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Colin McMahon

How Virtual Reality Can Keep Workplace Collaboration on Track during COVID-19 Pandemic

Examining VR’s Place in the Workflow of the 21st Century

Mar 18, 2020 12:22:28 PM


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Every day brings more troubling news of the coronavirus. What at first seemed like a distant problem has quickly turned into a global event affecting nearly every aspect of business and personal life. As many adjust to a new routine of social distancing, many executives and decision makers are left wondering what they can do to ensure productivity while simultaneously keeping employees in good spirits.


Enter virtual reality—a relatively new tool that has experienced enormous breakthroughs over the last several years. While VR has yet to catch on commercially, it has found success in multiple business verticals. The coronavirus has given businesses a new perspective on VR and its capabilities, which is in turn helping businesses to shift into the digital economy and allow employees to work from home more efficiently.


Greater Immersion in Virtual Meetings

Programs like Skype and Webex can be used to help boost online workflow, but VR offers a higher level of immersion and engagement when it comes to remote collaboration. A VR meeting platform like Glue, for instance, offers several features that are not possible in traditional 2D online meetings.


To start with, all participants are transported to a virtual meeting room. In this realized space, each attendee can see one another—in avatar form—and see where they occupy space. In addition, all audio is carefully tuned, further deepening the illusion that everybody is really in one spot.


Source: Road to VR


Arguably the largest advantage, however, is the toolset. In a Skype presentation, sharing screens is a user’s best tool available to present to their teammates. Regardless of how many people can see, only one person (the screen sharer) ever really has control of what is happening. This is helpful in some circumstances but can be prohibitive in others.


In virtual meeting spaces, users can still share PowerPoint, Excel, and other files while also using features like a virtual whiteboard, which any user can write or draw on at any time. 3D data visualization can also be used, letting employees interact with more complex charts and graphs in an intuitive way. For example, if executives are trying to review new blueprints, they can see said charts in addition to a complete 3D mockup of the new construction—with various levels of detail that can be added or subtracted.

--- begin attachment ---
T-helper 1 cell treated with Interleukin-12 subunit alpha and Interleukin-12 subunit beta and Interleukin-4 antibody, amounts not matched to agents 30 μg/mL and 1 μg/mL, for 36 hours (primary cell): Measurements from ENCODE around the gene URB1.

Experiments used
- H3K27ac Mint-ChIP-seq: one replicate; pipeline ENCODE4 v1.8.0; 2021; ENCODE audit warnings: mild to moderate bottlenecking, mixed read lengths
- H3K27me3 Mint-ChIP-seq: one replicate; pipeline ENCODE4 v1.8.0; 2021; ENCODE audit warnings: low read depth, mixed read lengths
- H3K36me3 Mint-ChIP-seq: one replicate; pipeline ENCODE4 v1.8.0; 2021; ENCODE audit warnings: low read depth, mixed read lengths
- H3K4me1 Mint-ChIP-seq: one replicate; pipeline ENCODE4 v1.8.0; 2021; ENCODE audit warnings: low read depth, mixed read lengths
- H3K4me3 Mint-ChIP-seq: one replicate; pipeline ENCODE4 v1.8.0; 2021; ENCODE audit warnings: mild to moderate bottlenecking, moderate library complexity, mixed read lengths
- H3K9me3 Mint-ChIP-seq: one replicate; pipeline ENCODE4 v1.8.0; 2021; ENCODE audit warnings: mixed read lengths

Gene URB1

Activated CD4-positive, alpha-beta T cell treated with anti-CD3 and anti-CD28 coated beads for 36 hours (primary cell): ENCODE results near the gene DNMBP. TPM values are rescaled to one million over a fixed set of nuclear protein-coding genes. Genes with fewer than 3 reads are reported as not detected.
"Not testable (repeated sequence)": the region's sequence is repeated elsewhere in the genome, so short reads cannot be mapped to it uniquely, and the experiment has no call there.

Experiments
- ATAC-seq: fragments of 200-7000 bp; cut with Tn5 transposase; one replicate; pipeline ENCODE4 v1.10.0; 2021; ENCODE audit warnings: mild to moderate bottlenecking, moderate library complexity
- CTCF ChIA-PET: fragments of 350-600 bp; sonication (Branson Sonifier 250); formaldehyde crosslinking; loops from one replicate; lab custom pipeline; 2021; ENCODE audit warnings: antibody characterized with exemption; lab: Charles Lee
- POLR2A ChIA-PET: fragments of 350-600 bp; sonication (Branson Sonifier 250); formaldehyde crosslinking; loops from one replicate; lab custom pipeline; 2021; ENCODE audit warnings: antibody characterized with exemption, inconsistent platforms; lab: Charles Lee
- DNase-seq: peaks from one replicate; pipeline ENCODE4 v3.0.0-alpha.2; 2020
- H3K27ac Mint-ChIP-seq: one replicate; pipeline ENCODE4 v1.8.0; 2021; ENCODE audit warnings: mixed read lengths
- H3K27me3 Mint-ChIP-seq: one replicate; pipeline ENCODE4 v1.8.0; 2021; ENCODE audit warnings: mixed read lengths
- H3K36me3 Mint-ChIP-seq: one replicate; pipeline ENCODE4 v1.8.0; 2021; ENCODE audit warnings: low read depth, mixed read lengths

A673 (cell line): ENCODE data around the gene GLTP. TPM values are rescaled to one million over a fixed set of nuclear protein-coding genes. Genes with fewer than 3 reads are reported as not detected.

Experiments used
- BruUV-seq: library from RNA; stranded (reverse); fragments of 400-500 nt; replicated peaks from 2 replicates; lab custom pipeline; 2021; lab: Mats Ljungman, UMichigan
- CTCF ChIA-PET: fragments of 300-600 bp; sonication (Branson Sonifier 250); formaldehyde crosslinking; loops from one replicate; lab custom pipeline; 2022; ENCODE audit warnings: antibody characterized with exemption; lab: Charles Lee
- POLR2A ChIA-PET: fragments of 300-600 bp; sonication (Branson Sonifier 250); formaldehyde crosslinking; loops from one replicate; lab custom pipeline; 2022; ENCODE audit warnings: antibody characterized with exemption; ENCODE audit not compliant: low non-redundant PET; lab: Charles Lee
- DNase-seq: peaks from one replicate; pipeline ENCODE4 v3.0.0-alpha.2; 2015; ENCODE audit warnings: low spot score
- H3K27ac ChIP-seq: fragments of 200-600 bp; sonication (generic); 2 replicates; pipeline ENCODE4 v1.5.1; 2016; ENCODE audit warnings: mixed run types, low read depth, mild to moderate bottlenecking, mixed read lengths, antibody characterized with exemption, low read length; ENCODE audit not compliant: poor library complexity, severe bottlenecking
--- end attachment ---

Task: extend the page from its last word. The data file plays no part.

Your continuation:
It all depends on the power of the VR program. Obviously, more robust solutions will require dedicated VR hardware while mobile-based solutions would have more limited interface capabilities. That said, mobile-based VR users could still attend the meetings, they would just lack certain features and abilities.


Virtual On-Site Visits

As a tool, VR can be useful for more than just meetings. Picture a factory overseer who wants to better understand how the manufacturing site is operating; rather than traveling to the location to conduct the inspection in person, it is possible to use a VR solution to evaluate the site and its capabilities remotely.


At its LiveWorx event in 2019, industrial IoT company PTC discussed the potential to use its solutions for such a task. With Vuforia and other platforms, users could see the data being generated in real time. This would allow them to know which parts of the plant were most productive, which machines needed servicing, and which parts needed replacing.


Though these virtual visits may lack the human touch of spontaneous interaction, they are still far superior to reviewing numbers on a spreadsheet and making decisions solely based off abstract data.


Virtual Social Functions

Finally, it is important to remember office culture in this time of social distancing. The coronavirus will leave many feeling isolated, and companies can help alleviate this problem through virtual events. VR has had social spaces since its inception, with entire concerts and other performances being hosted in the digital space. Leveraging VR hardware (even mobile-based solutions), companies can give employees special shows and events with guests and entertainment they may not otherwise be able to afford in reality.


Source: Forbes


The coronavirus will likely impact everyday life for the remainder of 2020 and possibly into the first half of 2021, or perhaps even beyond. Organizations cannot and should not expect short-term solutions to preserve productivity during this time. With the advent of such an incredible pandemic, industries have arguably been forced into the next great transformation. Being proactive by leveraging new technologies like VR will allow companies to maintain a greater sense of normalcy, while optimizing workspaces for the true digital age of the 21st century.


Check out this short video about enterprise collaboration in virtual reality!


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